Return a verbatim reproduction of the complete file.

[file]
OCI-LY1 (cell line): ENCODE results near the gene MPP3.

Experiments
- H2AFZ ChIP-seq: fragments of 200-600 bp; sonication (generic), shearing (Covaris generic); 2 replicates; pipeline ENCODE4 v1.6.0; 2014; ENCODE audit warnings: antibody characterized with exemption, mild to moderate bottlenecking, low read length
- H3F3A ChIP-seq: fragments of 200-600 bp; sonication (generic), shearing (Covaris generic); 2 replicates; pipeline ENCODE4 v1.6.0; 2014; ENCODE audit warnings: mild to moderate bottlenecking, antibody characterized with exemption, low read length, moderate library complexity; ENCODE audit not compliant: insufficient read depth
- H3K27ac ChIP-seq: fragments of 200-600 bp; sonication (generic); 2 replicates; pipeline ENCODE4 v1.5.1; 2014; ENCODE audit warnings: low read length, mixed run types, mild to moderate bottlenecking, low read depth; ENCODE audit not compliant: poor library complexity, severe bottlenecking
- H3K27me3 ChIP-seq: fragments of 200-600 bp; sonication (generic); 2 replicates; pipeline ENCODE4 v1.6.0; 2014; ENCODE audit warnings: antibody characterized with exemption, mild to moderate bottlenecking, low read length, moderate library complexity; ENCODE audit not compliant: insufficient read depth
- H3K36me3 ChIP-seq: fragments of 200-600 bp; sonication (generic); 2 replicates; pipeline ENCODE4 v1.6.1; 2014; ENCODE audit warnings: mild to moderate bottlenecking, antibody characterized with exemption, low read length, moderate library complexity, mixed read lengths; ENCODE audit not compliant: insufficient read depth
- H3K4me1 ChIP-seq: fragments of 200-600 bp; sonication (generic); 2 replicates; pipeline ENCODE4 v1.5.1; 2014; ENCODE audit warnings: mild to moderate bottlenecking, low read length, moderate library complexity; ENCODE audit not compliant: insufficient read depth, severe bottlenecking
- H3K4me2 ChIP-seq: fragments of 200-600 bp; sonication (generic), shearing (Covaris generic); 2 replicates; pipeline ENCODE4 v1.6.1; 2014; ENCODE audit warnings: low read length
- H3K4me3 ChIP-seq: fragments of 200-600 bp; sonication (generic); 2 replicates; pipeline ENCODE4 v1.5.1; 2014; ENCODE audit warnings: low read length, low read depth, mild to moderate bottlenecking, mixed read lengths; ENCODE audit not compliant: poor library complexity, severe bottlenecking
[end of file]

OCI-LY1 (cell line): ENCODE results near the gene MPP3.

Experiments
- H2AFZ ChIP-seq: fragments of 200-600 bp; sonication (generic), shearing (Covaris generic); 2 replicates; pipeline ENCODE4 v1.6.0; 2014; ENCODE audit warnings: antibody characterized with exemption, mild to moderate bottlenecking, low read length
- H3F3A ChIP-seq: fragments of 200-600 bp; sonication (generic), shearing (Covaris generic); 2 replicates; pipeline ENCODE4 v1.6.0; 2014; ENCODE audit warnings: mild to moderate bottlenecking, antibody characterized with exemption, low read length, moderate library complexity; ENCODE audit not compliant: insufficient read depth
- H3K27ac ChIP-seq: fragments of 200-600 bp; sonication (generic); 2 replicates; pipeline ENCODE4 v1.5.1; 2014; ENCODE audit warnings: low read length, mixed run types, mild to moderate bottlenecking, low read depth; ENCODE audit not compliant: poor library complexity, severe bottlenecking
- H3K27me3 ChIP-seq: fragments of 200-600 bp; sonication (generic); 2 replicates; pipeline ENCODE4 v1.6.0; 2014; ENCODE audit warnings: antibody characterized with exemption, mild to moderate bottlenecking, low read length, moderate library complexity; ENCODE audit not compliant: insufficient read depth
- H3K36me3 ChIP-seq: fragments of 200-600 bp; sonication (generic); 2 replicates; pipeline ENCODE4 v1.6.1; 2014; ENCODE audit warnings: mild to moderate bottlenecking, antibody characterized with exemption, low read length, moderate library complexity, mixed read lengths; ENCODE audit not compliant: insufficient read depth
- H3K4me1 ChIP-seq: fragments of 200-600 bp; sonication (generic); 2 replicates; pipeline ENCODE4 v1.5.1; 2014; ENCODE audit warnings: mild to moderate bottlenecking, low read length, moderate library complexity; ENCODE audit not compliant: insufficient read depth, severe bottlenecking
- H3K4me2 ChIP-seq: fragments of 200-600 bp; sonication (generic), shearing (Covaris generic); 2 replicates; pipeline ENCODE4 v1.6.1; 2014; ENCODE audit warnings: low read length
- H3K4me3 ChIP-seq: fragments of 200-600 bp; sonication (generic); 2 replicates; pipeline ENCODE4 v1.5.1; 2014; ENCODE audit warnings: low read length, low read depth, mild to moderate bottlenecking, mixed read lengths; ENCODE audit not compliant: poor library complexity, severe bottlenecking